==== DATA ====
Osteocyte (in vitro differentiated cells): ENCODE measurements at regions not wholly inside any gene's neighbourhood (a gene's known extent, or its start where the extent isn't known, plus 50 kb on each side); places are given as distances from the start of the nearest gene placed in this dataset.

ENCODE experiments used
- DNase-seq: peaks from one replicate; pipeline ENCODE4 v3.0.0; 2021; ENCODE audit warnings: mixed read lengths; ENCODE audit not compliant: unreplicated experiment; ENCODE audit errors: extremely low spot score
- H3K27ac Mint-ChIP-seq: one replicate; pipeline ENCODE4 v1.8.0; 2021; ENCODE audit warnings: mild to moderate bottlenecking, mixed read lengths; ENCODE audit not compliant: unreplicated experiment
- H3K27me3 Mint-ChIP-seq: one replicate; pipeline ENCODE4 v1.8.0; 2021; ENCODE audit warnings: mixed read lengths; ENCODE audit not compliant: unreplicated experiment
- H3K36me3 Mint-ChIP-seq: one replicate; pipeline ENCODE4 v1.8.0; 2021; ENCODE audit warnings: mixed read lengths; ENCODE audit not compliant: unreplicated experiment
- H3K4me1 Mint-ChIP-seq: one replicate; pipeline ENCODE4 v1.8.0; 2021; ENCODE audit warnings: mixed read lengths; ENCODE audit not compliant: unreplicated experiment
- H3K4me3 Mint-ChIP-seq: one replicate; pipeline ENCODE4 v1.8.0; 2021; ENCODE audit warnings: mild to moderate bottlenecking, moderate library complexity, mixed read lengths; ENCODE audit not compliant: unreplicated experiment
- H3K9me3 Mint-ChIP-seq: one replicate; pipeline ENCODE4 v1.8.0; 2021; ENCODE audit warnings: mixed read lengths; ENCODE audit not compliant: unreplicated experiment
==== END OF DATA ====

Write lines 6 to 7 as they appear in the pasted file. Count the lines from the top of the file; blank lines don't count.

- H3K36me3 Mint-ChIP-seq: one replicate; pipeline ENCODE4 v1.8.0; 2021; ENCODE audit warnings: mixed read lengths; ENCODE audit not compliant: unreplicated experiment
- H3K4me1 Mint-ChIP-seq: one replicate; pipeline ENCODE4 v1.8.0; 2021; ENCODE audit warnings: mixed read lengths; ENCODE audit not compliant: unreplicated experiment